Sunday, March 11, 2007

James McCloskey's "Voices Silenced?"

Whenever I get a negative rating as the first one for an Amazon review, I assume it's by the author if I give a book less than a perfect five stars. 2 out of 3 readers liked my review, however, for this linguist's study in both languages of Irish within a context of global language preservation. Short, not enough on Irish, but good to read alongside the more recent "Irish in the New Century" by the same publisher Cois Life by translation theorist Michael Cronin.

Is Irish dead, moribund, or alive? James McCloskey, a linguist at the University of California, Santa Cruz, tackles this question in his bilingual book. I found his musings far too rambling-even within the small scope of 51 pages in either language-around the world rather than addressing Irish itself. His title misleads: only chapter six and an epilogue focus upon Gaeilge. Yet, this intercontinental context has too often been neglected when addressing Ireland's language question, and his counter-parochialism exemplifies how contemporary linguists can apply issues of language death, transmission, and recovery learned over the past century-often after the Gaelic Revival-as anthropologists, missionaries, professors, and activists began to encounter many more of the approximately 6,800 languages still surviving the century after the founding of Conradh na Gaeilge. Yet, half of the world's languages will not survive this century, experts predict. In expanding and resisting imperialism, strategies of how people encode a wealth of meaning within a particular means of expressing their worldview in a microcosmic means of preservation and progression.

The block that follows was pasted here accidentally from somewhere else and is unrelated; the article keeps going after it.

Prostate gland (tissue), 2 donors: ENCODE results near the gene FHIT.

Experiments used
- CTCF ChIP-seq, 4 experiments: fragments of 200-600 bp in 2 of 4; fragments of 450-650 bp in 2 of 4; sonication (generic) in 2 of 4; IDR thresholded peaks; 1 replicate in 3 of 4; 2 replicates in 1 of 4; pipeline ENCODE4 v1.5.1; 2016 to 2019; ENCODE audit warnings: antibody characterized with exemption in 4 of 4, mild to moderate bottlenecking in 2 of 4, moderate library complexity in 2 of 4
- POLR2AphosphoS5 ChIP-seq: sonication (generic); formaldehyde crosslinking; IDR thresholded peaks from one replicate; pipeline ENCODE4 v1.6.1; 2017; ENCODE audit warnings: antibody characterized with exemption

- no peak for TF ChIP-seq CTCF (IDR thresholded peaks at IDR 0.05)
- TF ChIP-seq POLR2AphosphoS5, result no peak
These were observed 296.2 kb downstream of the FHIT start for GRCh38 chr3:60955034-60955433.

McCloskey spends most of this very short book--the 51 pp. are duplicated more or less in Irish and English, although not an exact translation to the former from the latter--musing about the international threats to languages. This material can be found in such books as David Crystal's Language Death, and even for Scots Gaelic, in an earlier academic work by Nancy Dorian with the same title as Crystal's short overview. I wish McCloskey had delved more deeply into his subtopic.

Still, alongside Darerca Ni Chartuir's The Irish Language: An Overview and Guide (2001 ed.) and Ciaran MacMurchaidh's "Who Needs Irish?" contributors (Dublin: Veritas, 2004), this raises extremely crucial points about the viability of Irish, and a rather optimistic conclusion. Irish with a 100,000 speakers and government support gains a place for this century in the top 10% "safe" category; and the use of the net, software like GaelTalk and technical degrees pursued at Galway's university entirely through the medium of Irish bode well, he predicts, for the continued health of a rich, complex, and irreplaceable means of identity, expression, and cultural diversity.

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